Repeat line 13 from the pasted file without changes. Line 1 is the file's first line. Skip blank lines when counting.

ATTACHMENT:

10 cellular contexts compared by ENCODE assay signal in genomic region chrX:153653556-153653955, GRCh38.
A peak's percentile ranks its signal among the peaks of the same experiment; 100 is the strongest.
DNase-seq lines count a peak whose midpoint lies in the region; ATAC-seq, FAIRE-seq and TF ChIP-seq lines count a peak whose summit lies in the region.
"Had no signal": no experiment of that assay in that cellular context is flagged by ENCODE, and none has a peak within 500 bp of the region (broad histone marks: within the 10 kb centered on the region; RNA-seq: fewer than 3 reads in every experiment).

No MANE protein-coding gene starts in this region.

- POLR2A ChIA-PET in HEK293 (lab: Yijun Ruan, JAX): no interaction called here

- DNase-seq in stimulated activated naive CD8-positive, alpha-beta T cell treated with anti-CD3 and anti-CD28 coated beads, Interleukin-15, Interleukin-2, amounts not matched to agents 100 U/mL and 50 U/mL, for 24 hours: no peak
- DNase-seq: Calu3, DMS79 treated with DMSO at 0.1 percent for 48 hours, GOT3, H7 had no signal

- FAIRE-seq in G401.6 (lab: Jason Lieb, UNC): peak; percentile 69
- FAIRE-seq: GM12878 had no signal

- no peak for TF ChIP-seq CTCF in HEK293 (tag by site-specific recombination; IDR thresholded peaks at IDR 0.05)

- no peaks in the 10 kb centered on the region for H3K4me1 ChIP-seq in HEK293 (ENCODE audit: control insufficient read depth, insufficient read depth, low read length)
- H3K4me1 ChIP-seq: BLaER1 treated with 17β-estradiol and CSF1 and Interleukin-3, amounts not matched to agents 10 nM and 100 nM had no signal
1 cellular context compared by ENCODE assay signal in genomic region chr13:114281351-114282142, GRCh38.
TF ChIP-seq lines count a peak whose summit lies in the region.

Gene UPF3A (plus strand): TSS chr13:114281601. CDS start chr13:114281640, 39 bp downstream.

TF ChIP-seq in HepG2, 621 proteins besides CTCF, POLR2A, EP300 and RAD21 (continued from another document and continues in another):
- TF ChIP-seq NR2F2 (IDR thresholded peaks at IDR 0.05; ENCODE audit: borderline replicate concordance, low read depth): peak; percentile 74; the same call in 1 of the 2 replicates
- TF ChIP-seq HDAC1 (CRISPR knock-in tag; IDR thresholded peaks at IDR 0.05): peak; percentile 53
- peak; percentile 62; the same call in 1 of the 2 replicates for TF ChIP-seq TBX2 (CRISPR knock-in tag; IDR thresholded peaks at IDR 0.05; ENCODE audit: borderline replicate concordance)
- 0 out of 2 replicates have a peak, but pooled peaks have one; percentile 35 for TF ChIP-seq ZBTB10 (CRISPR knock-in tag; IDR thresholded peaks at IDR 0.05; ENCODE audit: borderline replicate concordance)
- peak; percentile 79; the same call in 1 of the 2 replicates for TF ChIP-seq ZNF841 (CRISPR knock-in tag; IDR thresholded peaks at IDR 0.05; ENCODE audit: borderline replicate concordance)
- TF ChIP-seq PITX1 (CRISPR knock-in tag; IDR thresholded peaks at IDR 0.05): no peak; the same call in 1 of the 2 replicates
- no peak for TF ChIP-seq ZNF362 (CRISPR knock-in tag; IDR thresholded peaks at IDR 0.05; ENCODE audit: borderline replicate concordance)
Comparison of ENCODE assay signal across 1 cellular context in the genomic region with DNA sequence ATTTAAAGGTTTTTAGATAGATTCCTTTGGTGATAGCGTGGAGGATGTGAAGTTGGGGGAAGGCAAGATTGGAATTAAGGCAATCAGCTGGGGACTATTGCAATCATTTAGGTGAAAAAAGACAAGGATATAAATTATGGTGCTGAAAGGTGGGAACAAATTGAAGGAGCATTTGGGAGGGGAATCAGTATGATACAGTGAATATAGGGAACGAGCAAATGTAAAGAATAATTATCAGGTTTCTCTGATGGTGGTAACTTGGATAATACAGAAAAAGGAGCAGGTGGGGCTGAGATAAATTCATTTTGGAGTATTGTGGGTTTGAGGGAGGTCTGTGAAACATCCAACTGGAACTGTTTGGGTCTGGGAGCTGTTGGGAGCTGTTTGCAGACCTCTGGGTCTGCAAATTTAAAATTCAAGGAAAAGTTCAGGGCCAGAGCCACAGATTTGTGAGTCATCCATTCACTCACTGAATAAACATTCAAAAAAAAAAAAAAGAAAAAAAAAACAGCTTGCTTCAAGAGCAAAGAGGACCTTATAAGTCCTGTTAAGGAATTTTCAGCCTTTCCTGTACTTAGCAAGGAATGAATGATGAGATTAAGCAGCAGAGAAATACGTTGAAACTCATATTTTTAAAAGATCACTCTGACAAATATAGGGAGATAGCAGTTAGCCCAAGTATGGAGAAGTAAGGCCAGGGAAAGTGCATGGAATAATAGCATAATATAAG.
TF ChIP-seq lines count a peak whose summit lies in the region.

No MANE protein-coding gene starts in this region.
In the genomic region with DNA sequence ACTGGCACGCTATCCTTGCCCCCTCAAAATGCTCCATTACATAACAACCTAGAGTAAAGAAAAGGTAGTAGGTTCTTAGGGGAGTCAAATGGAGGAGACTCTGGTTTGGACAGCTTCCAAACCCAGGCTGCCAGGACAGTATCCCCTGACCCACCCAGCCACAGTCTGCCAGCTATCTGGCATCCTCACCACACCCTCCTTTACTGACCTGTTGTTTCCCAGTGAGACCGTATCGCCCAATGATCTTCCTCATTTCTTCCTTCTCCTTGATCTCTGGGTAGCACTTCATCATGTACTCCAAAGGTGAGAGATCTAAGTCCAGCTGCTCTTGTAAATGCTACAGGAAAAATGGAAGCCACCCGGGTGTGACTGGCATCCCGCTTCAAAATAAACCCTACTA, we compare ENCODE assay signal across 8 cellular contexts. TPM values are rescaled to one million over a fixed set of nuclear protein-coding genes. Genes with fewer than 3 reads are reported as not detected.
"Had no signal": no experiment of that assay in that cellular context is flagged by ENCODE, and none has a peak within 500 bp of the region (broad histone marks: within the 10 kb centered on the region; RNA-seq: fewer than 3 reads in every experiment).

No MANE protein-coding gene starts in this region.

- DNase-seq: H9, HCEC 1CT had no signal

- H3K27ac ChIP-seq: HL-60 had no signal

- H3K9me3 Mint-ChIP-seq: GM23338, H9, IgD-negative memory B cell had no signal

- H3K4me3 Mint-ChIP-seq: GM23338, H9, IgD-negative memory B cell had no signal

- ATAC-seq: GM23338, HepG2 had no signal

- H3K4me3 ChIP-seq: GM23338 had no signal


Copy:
- H3K4me1 ChIP-seq: BLaER1 treated with 17β-estradiol and CSF1 and Interleukin-3, amounts not matched to agents 10 nM and 100 nM had no signal